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|The Silver Chair(Chronicles of Narnia #4) by C.S.Lewis|
She felt frightened only for a second. For one thing, the world beneath her was so very far away that it seemed to have nothing to do with her. For another, floating on the breath of the Lion was so extremely comfortable. She found she could lie on her back or on her face and twist any way she pleased, just as you can in water (if you've learned to float really well). And because she was moving at the same pace as the breath, there was no wind, and the air seemed beautifully warm. It was not in the least like being in an aeroplane, because there was no noise and no vibration. If Jill had ever been in a balloon she might have thought it more like that; only better.
When she looked back now she could take in for the first time the real size of the mountain she was leaving. She wondered why a mountain so huge as that was not covered with snow and ice - "but I suppose all that sort of thing is different in this world," thought Jill. Then she looked below her; but she was so high that she couldn't make out whether she was floating over land or sea, nor what speed she was going at.
"By Jove! The signs!" said Jill suddenly. "I'd better repeat them." She was in a panic for a second or two, but she found she could still say them all correctly. "So that's all right," she said, and lay back on the air as if it was a sofa, with a sigh of contentment.
"Well, I do declare," said Jill to herself some hours later, "I've been asleep. Fancy sleeping on air. I wonder if anyone's done it before. I don't suppose they have. Oh bother - Scrubb probably has! On this same journey, a little bit before me. Let's see what it looks like down below."
What it looked like was an enormous, very dark blue plain. There were no hills to be seen; but there were biggish white things moving slowly across it. "Those must be clouds," she thought. "But far bigger than the ones we saw from the cliff. I suppose they're bigger because they're nearer. I must be getting lower. Bother this sun."
The sun which had been high overhead when she began her journey was now getting into her eyes. This meant that it was getting lower, ahead of her. Scrubb was quite right in saying that Jill (I don't know about girls in general) didn't think much about points of the compass. Otherwise she would have known, when the sun began getting in her eyes, that she was travelling pretty nearly due west.
Staring at the blue plain below her, she presently noticed that there were little dots of brighter, paler colour in it here and there. "It's the sea!" thought Jill. "I do believe those are islands." And so they were. She might have felt rather jealous if she had known that some of them were islands which Scrubb had seen from a ship's deck and even landed on; but she didn't know this. Then, later on, she began to see that there were little wrinkles on the blue flatness: little wrinkles which must be quite big ocean waves if you were down among them. And now, all along the horizon there was a thick dark line which grew thicker and darker so quickly that you could see it growing. That was the first sign she had had of the great speed at which she was travelling. And she knew that the thickening line must be land.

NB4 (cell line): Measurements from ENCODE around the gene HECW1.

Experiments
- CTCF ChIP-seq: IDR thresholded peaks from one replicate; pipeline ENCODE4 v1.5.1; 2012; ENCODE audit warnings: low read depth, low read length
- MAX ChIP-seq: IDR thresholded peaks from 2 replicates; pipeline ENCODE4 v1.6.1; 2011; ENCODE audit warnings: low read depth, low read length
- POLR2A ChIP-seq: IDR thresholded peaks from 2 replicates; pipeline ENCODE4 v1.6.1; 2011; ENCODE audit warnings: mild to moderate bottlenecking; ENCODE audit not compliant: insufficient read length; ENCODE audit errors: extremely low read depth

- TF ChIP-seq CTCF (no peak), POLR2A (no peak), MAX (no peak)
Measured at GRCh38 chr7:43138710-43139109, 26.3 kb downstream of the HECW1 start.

Suddenly from her left (for the wind was in the south) a great white cloud came rushing towards her, this time on the same level as herself. And before she knew where she was, she had shot right into the middle of its cold, wet fogginess. That took her breath away, but she was in it only for a moment. She came out blinking in the sunlight and found her clothes wet. (She had on a blazer and sweater and shorts and stockings and pretty thick shoes; it had been a muddy sort of day in England.) She came out lower than she had gone in; and as soon as she did so she noticed something which, I suppose, she ought to have been expecting, but which came as a surprise and a shock. It was Noises. Up till then she had travelled in total silence. Now, for the first time, she heard the noise of waves and the crying of seagulls. And now, too, she smelled the smell of the sea. There was no mistake about her speed now. She saw two waves meet with a smack and a spout of foam go up between them; but she had hardly seen it before it was a hundred yards behind her. The land was getting nearer at a great pace. She could see mountains far inland, and other nearer mountains on her left. She could see bays and headlands, woods and fields, stretches of sandy beach. The sound of waves breaking on the shore was growing louder every second and drowning the other sea noises.